Clear skies with some clouds greeted around 50 visitors to the Cronyn Observatory Public Night, Saturday, March 8th, 2014, 7:00 p.m. There were 34 people (including 6 children) when graduate student Shannon Hicks began the digital slide presentation “Extra Solar Planets”. There were 7 more arrivals bringing the total to 41 with perhaps 3 leaving (possibly going upstairs into the dome) before RASC London Centre member Bob Duff left the lecture room for the dome. Additional arrivals brought the estimated total for the evening to 50 visitors. Shannon made a second presentation of “Extra Solar Planets” later in the evening.
Graduate student Parshati Patel showed visitors the first quarter Moon in the big 25.4cm refractor, with the 32mm Erfle eyepiece (137X). On the Observatory’s roof patio Bob showed visitors Jupiter in the London Centre’s 25.4cm Dobsonian, using the 17mm Nagler eyepiece (66X) and later swapping in the 12.5mm Ortho eyepiece (89X) for a better view with higher magnification. There were 3 Galilean moons observed to the right (celestial east) of Jupiter and near the end of the evening the 4th moon emerged on the right edge of the planet, much to the delight of several visitors. Bob also later showed some people the Moon through the 25.4cm Dobsonian with the 12.5mm Ortho eyepiece (89X).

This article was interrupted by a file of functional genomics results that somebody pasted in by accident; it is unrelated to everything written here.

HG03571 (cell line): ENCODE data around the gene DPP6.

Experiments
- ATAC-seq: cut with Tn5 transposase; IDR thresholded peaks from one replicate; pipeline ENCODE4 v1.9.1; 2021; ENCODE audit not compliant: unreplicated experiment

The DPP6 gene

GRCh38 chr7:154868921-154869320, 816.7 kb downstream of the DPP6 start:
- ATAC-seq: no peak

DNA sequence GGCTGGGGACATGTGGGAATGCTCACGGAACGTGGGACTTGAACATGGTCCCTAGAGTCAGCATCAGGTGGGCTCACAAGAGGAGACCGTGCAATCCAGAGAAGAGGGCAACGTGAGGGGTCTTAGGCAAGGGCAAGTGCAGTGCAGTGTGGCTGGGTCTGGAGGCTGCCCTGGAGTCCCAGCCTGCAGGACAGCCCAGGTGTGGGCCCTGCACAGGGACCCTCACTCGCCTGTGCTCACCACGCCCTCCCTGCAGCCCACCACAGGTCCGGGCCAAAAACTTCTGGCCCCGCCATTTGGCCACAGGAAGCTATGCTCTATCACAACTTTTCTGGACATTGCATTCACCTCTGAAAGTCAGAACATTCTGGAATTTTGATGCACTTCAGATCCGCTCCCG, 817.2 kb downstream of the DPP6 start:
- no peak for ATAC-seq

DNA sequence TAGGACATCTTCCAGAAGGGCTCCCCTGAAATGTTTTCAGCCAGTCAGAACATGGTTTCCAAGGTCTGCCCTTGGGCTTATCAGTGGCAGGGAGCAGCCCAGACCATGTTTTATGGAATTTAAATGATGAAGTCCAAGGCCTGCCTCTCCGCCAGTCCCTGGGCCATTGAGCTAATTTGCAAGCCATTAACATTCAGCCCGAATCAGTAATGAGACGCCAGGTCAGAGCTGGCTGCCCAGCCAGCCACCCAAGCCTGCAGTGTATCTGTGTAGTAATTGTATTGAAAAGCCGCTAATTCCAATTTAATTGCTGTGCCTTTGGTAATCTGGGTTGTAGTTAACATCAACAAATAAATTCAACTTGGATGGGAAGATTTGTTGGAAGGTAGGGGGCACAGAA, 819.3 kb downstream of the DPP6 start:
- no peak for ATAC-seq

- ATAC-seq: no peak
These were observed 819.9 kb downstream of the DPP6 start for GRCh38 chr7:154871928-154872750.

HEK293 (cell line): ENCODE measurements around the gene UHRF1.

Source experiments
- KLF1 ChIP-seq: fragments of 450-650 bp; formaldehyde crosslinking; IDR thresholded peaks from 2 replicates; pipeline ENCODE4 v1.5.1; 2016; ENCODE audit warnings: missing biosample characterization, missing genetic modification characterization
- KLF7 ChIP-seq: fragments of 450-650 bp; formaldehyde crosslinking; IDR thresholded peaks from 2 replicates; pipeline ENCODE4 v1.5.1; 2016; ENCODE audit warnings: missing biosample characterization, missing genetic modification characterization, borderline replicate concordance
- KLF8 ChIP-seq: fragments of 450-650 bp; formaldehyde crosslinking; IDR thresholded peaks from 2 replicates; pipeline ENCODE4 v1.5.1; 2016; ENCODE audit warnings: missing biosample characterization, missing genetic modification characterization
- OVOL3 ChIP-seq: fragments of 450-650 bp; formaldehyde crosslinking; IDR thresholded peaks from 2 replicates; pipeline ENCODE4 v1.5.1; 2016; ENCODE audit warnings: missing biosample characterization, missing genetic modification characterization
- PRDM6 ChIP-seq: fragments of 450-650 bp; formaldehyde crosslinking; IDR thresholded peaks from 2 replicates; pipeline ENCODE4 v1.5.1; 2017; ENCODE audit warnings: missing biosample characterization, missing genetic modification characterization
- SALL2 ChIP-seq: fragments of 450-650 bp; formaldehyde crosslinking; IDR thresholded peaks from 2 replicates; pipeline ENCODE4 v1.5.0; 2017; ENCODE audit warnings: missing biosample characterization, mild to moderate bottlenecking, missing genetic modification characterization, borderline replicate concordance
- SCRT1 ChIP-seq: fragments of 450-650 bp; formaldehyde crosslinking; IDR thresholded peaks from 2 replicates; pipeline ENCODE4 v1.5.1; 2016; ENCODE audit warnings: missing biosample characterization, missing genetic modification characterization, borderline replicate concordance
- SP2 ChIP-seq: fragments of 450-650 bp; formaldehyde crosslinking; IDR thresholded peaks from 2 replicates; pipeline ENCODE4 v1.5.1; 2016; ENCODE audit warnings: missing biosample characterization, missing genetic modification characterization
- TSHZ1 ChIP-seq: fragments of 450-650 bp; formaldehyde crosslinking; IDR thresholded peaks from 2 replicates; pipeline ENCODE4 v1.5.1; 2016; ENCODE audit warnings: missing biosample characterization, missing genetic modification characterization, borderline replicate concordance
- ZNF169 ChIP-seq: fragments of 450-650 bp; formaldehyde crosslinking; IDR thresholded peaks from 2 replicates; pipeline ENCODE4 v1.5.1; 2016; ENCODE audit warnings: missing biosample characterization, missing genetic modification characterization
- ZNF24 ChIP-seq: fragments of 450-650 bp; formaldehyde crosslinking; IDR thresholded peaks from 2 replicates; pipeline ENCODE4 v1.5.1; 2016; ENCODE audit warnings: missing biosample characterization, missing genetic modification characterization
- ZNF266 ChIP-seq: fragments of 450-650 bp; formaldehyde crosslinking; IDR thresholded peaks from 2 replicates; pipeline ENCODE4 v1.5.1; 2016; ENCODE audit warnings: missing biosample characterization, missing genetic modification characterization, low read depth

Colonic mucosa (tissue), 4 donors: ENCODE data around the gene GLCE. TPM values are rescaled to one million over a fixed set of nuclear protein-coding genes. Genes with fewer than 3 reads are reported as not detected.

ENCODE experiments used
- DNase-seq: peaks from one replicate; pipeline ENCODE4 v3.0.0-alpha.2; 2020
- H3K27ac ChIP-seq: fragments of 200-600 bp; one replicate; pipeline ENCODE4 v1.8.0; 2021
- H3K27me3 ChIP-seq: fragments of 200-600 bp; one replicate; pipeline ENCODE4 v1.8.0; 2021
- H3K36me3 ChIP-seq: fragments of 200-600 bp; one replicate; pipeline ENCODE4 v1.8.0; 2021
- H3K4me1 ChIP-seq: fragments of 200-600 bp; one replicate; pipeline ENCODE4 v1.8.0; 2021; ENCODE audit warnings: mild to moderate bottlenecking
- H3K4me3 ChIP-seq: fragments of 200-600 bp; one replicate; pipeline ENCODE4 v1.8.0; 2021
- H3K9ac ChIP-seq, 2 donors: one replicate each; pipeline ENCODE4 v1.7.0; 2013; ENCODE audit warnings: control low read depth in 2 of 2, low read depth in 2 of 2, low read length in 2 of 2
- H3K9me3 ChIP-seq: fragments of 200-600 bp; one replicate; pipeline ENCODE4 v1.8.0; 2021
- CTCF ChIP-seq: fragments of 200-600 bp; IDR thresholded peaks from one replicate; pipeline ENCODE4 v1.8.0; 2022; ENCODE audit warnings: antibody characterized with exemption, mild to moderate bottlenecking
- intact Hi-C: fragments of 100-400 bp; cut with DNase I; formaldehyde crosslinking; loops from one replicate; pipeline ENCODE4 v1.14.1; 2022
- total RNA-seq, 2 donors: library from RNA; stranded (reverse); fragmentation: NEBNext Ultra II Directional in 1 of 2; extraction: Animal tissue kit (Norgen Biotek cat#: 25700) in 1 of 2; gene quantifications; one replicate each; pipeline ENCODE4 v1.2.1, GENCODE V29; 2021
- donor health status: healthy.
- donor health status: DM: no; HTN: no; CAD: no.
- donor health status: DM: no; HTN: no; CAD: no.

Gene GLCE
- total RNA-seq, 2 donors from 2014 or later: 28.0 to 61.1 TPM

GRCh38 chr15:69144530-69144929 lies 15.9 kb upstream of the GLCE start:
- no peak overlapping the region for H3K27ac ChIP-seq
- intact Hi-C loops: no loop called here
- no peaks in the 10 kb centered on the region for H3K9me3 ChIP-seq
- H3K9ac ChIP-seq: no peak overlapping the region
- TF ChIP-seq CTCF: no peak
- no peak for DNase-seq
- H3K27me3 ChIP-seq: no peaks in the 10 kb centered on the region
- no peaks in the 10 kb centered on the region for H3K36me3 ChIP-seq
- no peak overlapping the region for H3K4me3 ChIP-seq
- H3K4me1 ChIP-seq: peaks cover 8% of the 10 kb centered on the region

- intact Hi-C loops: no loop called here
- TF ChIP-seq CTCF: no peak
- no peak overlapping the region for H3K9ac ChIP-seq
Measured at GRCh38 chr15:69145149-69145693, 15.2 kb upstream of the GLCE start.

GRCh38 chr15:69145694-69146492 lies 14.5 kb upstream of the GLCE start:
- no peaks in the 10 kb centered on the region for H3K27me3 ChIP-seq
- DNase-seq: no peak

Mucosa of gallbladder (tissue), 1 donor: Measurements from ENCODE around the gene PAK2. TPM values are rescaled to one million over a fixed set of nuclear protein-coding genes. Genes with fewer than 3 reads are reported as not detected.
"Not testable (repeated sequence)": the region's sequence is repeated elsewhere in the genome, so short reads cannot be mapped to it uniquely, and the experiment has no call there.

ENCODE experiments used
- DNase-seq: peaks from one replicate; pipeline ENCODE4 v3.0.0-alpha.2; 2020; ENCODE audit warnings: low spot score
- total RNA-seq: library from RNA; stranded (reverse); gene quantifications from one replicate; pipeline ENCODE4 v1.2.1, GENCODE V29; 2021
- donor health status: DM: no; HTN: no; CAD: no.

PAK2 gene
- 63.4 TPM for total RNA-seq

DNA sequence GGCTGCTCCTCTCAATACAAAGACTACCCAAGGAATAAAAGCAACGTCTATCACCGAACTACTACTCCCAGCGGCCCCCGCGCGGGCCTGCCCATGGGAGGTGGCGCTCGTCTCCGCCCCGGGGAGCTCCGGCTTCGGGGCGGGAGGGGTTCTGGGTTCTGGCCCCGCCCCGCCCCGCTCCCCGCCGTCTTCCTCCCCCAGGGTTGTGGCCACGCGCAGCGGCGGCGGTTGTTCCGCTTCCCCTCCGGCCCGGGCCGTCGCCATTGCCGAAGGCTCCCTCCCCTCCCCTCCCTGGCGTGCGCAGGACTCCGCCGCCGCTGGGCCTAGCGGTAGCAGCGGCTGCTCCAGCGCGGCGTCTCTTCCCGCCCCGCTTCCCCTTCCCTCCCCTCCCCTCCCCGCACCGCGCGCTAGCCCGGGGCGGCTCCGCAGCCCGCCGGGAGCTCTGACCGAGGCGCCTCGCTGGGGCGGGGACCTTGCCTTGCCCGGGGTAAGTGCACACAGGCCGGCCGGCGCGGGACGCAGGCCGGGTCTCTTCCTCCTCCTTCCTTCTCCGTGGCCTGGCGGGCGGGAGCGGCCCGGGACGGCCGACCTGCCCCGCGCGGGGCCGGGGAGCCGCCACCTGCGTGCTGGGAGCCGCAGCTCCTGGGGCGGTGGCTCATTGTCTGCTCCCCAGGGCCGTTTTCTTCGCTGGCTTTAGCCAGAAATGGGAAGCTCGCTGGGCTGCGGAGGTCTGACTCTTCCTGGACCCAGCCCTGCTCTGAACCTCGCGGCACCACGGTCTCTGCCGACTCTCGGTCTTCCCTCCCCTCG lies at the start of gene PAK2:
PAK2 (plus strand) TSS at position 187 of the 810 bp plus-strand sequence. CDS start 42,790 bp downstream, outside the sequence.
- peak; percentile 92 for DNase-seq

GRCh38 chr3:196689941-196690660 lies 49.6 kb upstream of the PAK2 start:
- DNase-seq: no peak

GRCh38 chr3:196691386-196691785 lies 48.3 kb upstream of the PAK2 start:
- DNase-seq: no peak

Parshati asked Bob to use his laser pointer to help direct the big 25.4cm refractor towards the double star Castor. However, the laser did not work well in the cold and Bob directed the 25.4cm refractor towards Castor as Parshati rotated the dome. Castor appeared as a tight smeary double thanks to some atmospheric turbulence or possibly warm air rising from the dome. However, visitors could clearly see Castor as a double star in moments of good seeing.
Towards the end of the evening Bob reinstalled the 17mm Nagler eyepiece (66X) to enable a couple of visitors to image the Moon with a cell phone camera. Everybody was gone by around 9:00 p.m. after a very successful and enjoyable evening of astronomy, despite the cold weather.